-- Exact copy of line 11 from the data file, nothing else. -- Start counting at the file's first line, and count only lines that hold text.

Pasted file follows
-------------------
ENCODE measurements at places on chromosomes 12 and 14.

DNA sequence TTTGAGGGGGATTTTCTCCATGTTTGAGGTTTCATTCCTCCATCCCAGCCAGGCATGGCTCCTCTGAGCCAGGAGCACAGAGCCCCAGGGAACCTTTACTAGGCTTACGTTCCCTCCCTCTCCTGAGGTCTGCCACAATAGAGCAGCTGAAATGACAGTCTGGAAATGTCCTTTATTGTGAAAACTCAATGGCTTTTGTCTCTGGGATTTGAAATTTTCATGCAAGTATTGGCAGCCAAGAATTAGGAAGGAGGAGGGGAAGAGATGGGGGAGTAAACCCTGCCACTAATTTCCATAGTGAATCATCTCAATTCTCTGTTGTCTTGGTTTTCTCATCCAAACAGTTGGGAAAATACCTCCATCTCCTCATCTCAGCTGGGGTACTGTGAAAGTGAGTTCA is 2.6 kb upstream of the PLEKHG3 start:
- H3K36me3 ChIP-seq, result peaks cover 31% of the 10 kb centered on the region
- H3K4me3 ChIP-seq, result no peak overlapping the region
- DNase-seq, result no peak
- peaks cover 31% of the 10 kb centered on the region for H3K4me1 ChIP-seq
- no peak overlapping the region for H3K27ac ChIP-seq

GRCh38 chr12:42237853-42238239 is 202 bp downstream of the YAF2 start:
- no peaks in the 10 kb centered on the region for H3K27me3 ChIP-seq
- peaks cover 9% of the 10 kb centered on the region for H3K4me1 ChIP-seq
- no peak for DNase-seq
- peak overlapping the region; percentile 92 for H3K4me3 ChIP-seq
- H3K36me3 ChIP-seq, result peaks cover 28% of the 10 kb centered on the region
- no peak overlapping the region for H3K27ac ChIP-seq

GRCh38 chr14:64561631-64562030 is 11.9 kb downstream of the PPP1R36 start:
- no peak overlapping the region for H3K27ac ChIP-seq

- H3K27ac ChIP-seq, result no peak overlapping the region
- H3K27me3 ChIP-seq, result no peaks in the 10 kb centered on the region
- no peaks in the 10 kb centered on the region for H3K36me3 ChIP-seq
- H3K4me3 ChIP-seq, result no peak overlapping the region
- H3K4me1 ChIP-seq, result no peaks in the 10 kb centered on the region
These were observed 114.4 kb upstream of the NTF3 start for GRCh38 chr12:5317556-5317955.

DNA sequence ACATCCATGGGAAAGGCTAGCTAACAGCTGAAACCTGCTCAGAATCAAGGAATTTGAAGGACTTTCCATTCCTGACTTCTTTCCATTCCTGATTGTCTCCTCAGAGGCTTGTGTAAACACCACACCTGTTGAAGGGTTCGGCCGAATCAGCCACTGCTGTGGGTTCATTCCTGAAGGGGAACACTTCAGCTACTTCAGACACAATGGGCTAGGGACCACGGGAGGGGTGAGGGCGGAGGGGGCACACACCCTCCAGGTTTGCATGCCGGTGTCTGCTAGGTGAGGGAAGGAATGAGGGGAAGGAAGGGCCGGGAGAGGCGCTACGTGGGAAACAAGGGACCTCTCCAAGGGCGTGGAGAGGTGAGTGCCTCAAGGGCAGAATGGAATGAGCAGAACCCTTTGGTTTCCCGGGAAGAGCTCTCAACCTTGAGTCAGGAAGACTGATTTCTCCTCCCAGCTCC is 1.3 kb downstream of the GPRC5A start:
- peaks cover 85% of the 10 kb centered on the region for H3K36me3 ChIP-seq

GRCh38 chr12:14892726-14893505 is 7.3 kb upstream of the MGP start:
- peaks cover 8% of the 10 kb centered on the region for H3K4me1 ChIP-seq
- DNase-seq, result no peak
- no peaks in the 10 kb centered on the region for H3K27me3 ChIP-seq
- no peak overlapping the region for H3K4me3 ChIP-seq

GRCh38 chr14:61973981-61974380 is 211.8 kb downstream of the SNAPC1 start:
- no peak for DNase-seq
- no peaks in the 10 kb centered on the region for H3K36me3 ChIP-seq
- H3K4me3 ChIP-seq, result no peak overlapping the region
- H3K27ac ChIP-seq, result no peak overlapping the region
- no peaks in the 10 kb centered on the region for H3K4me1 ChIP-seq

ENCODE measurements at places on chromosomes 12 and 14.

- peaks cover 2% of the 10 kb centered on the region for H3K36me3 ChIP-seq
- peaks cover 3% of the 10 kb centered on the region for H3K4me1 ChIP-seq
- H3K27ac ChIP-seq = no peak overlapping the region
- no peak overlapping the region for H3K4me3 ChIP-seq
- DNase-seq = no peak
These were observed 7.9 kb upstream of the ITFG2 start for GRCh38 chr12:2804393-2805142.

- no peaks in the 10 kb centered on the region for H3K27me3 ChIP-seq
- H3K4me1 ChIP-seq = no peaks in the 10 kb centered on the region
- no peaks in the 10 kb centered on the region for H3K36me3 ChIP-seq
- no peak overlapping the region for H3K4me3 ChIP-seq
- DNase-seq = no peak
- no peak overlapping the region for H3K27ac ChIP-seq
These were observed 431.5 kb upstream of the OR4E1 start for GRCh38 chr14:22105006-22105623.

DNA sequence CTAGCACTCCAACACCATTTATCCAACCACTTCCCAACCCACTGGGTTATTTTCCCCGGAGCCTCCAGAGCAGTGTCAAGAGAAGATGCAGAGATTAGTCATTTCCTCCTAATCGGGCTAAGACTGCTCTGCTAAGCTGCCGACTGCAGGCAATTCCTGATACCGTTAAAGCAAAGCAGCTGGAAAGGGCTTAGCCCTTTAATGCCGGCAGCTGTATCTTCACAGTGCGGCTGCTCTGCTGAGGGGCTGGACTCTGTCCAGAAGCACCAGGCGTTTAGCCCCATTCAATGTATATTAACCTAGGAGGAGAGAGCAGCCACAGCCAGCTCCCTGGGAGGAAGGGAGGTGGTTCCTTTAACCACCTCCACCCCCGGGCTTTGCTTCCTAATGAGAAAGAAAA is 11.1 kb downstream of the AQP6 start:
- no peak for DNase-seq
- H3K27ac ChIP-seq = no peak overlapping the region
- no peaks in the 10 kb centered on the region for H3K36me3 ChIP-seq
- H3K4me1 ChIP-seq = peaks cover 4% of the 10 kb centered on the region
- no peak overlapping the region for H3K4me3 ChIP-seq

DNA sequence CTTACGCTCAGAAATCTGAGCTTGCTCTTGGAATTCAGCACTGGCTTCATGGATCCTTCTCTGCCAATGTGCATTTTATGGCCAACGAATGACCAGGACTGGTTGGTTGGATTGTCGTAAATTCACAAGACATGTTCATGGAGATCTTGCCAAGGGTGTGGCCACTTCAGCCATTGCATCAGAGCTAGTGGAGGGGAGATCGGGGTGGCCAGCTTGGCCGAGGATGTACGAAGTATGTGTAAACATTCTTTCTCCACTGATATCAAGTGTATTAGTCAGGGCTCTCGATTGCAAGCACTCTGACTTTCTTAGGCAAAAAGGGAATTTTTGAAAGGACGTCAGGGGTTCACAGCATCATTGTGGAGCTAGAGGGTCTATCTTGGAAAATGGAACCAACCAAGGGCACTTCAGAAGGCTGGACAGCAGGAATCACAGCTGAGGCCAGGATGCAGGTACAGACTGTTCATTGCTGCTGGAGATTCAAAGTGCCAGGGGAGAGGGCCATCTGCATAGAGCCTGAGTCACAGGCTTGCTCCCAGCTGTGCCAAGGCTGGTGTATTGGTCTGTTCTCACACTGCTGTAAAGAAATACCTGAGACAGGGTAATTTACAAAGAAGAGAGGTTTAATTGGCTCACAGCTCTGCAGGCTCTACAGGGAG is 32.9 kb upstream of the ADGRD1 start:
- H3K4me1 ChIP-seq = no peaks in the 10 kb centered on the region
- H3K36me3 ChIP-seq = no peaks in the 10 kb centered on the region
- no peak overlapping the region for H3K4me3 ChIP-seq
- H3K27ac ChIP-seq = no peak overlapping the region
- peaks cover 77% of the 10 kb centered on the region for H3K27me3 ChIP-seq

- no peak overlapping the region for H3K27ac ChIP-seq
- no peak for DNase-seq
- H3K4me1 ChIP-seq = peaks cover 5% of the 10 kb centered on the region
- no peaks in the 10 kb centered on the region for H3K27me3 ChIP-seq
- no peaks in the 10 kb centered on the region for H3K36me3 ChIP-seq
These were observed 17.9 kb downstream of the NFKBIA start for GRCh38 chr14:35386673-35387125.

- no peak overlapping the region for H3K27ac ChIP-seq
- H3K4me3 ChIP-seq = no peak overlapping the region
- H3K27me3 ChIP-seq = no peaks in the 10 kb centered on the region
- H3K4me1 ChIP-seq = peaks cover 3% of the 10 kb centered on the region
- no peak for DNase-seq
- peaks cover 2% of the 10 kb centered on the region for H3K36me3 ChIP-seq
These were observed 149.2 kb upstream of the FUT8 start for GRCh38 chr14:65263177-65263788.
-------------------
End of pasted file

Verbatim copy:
- no peak for DNase-seq